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Heleysund, Ormholet and Straumsland

Heleysund, Ormholet, Straumsland Map

Gene­ral: Heley­sund, Orm­ho­let and Straums­land

Heley­sund is the nar­row strait that sepa­ra­tes the nor­t­hern tip of Barent­søya from Spits­ber­gen. The strait is dif­fi­cult to see from the distance and it was belie­ved well into the 19th cen­tu­ry that Barent­søya was part of Spits­ber­gen, alt­hough it was occa­sio­nal­ly seen and pro­ba­b­ly navi­ga­ted as ear­ly as the 17th cen­tu­ry.

For more, detail­ed infor­ma­ti­on: the Gui­de­book Spits­ber­gen-Sval­bard

Guidebook Spitsbergen-Svalbard

The­re are actual­ly seve­ral pas­sa­ges: Heley­sund its­elf is the nor­t­hern­most and lar­gest one, about 600 m wide and quite deep. South of the small island of Küken­thaløya are some smal­ler, unna­med chan­nels and final­ly the nar­row, aptly named Orm­ho­let („Worm hole“).

Passage of Ormholet at slack tide, with almost no current

Pas­sa­ge of Orm­ho­let at slack tide, with almost no cur­rent.

The tidal curr­ents can reach an impres­si­ve 10 knots (18 km/h). The chan­nels should accor­din­gly only be navi­ga­ted during slack tide, when the curr­ents are week. A pas­sa­ge should defi­ni­te­ly be avo­ided when drif­ting ice floes are cove­ring lar­ger parts of the water: the ice is drif­ting quick­ly with the curr­ents and have cer­tain­ly crus­hed more than one ves­sel in the old days.

Strong tidal currents in Heleysund

Strong tidal curr­ents in Heley­sund.

Drift ice and poor visibility: conditions to be avoided in Heleysund and Ormholet

Drift ice and poor visi­bi­li­ty: con­di­ti­ons to be avo­ided in Heley­sund and Orm­ho­let.

Most of the Heley­sund area is part of the Søraust Sval­bard Natur reser­ve, only the land north of it (Straums­land) is out­side.


All islands in and lands near Heley­sund con­sist of basalt-like dia­bas.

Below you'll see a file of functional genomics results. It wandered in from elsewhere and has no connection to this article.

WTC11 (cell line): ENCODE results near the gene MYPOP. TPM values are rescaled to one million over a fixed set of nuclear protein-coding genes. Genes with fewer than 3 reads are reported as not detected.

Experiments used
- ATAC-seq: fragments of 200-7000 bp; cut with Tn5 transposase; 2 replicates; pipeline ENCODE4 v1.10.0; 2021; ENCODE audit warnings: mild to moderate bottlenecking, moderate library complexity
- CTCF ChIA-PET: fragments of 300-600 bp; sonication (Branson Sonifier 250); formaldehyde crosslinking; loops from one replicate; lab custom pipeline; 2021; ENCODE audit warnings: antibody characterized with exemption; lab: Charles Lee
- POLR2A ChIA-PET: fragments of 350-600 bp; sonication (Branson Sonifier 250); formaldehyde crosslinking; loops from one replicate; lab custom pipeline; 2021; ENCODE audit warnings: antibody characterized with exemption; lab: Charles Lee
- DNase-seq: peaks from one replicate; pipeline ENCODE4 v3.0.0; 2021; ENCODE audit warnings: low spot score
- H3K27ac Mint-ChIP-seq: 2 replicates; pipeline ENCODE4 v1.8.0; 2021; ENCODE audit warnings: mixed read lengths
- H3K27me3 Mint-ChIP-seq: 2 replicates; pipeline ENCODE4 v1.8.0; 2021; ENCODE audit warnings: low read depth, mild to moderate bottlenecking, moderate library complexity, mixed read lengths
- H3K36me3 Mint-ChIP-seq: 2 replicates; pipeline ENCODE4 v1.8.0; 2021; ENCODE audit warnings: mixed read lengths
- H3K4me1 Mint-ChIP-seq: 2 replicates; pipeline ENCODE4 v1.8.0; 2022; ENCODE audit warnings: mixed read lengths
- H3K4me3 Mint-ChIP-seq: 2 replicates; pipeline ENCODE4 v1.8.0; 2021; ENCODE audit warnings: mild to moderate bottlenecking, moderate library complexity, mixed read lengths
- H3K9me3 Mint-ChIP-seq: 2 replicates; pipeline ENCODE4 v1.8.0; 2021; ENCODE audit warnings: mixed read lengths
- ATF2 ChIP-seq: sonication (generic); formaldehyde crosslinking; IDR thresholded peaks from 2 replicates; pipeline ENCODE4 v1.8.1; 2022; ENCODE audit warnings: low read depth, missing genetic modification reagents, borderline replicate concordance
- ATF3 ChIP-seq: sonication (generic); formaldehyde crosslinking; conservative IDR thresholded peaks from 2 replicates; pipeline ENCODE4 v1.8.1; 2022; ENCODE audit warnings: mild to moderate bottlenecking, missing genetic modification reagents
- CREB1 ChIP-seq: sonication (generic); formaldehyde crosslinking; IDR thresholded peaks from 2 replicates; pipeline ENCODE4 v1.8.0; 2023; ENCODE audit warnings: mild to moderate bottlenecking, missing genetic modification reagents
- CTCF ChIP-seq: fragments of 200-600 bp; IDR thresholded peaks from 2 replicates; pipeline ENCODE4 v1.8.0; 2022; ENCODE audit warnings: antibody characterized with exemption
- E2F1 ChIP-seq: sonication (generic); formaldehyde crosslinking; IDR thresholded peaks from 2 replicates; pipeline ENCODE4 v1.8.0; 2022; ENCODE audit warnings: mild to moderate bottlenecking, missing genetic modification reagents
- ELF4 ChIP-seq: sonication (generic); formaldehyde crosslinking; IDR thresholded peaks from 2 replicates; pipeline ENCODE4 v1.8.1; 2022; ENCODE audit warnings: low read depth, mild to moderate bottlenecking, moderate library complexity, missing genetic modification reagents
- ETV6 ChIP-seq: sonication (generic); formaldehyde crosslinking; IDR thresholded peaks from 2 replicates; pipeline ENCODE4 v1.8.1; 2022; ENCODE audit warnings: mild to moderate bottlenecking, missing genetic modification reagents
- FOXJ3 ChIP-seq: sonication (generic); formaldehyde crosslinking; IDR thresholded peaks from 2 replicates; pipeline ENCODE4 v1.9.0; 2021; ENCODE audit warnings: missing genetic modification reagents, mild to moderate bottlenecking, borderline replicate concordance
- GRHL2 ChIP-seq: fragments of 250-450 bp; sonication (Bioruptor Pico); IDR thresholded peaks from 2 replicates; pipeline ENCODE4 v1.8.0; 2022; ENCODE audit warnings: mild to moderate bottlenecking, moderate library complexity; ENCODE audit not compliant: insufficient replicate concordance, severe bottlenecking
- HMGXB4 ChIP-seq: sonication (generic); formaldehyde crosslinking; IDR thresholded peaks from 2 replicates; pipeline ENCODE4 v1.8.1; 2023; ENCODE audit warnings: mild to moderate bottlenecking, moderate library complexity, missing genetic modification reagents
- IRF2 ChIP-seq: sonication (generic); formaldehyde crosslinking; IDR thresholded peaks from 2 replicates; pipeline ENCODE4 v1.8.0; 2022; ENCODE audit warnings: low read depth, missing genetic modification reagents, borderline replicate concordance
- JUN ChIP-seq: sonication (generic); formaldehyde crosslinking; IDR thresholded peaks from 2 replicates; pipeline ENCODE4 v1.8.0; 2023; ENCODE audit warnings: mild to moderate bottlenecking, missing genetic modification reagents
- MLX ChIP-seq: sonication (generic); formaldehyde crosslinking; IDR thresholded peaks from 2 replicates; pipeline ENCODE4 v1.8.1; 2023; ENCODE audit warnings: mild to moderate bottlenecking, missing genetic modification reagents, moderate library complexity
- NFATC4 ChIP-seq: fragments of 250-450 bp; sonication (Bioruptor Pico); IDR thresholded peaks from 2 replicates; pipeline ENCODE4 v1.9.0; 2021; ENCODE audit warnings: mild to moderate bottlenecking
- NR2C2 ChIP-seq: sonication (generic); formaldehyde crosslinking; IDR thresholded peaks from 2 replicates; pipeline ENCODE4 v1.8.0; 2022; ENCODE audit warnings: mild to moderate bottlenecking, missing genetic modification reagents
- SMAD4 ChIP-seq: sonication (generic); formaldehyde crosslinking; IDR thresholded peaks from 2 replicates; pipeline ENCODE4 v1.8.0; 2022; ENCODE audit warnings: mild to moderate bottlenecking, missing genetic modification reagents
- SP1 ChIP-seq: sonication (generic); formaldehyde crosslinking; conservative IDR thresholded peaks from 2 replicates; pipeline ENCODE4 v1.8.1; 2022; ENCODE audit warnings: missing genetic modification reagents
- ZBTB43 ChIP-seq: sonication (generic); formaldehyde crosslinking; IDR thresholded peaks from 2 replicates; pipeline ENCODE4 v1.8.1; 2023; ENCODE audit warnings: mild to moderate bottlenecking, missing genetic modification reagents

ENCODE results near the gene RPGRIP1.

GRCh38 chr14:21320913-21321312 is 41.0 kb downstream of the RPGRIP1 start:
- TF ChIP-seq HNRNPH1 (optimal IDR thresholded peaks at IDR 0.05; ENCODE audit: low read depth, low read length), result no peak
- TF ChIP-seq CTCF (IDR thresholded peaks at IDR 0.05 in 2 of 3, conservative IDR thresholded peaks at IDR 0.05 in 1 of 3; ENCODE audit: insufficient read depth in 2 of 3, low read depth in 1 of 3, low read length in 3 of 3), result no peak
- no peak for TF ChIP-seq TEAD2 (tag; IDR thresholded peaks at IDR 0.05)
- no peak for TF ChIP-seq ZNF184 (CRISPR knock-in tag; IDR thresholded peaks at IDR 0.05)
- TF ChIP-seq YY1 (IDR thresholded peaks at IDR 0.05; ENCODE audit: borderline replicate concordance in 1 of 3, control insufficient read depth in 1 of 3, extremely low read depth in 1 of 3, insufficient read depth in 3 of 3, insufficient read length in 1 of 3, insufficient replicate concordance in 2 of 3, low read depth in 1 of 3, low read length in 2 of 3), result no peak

Straumsland, Heleysund

Colum­ns of dia­bas (simi­lar to basalt) on the coast of Straums­land, north of Heley­sund.


See­ing or even navi­ga­ting through Heley­sund or even Orm­ho­let at times of modera­te­ly strong curr­ents can be an ama­zing expe­ri­ence, and stee­ring a ship through it is cer­tain­ly not ever­y­bo­dies cup of tea. Some rock-towers in Straums­land north of Heley­sund have an almost wild-west-like appearance, and east Spitsbergen’s wide gla­ciers and ice­caps pro­vi­de a stun­ning back­ground in the distance in fine wea­ther.


The small, unna­med chan­nels north of Orm­ho­let.

Flo­ra and fau­na

A rich tun­dra area with dry, rocky are­as next to wet­lands is hid­den behind basal­tic coas­tal cliffs of Straums­land. The vege­ta­ti­on is rather poor in spe­ci­es, but rich and accor­din­gly home to birds such as geese and smal­ler tun­dra birds, which again attract the arc­tic fox. Reinde­er are com­mon, and Polar bears migra­te more or less regu­lar­ly through the area. Black guil­l­emots and Glau­cous gulls are bree­ding on coas­tal cliffs, and the eddies and curr­ents attract flocks of fee­ding Kit­ti­wa­kes.


Not­hing of signi­fi­can­ce has hap­pen­ed here, except occa­sio­nal­ly visi­ting expe­di­ti­ons such as Theo­dor Ler­ner with his ship Hel­go­land in 1898 and one win­tering of Nor­we­gi­an trap­pers in 1926-27. The­re is still a ruin of a hut built and used during that win­tering in Buch­holz­buk­ta.


Bay on the east side of Küken­thaløya, descri­bed as a sple­ndid natu­ral har­bour during the 1898 Hel­go­land expe­di­ti­on of Theo­dor Ler­ner.

Gal­lery – Heley­sund

Click on thumb­nail to open an enlar­ged ver­si­on of the spe­ci­fic pho­to.

Gal­lery – Küken­thaløya

Click on thumb­nail to open an enlar­ged ver­si­on of the spe­ci­fic pho­to.

Gal­lery – Orm­ho­let

Click on thumb­nail to open an enlar­ged ver­si­on of the spe­ci­fic pho­to.

Gal­lery – Straums­land

Click on thumb­nail to open an enlar­ged ver­si­on of the spe­ci­fic pho­to.



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last modification: 2019-05-02 · copyright: Rolf Stange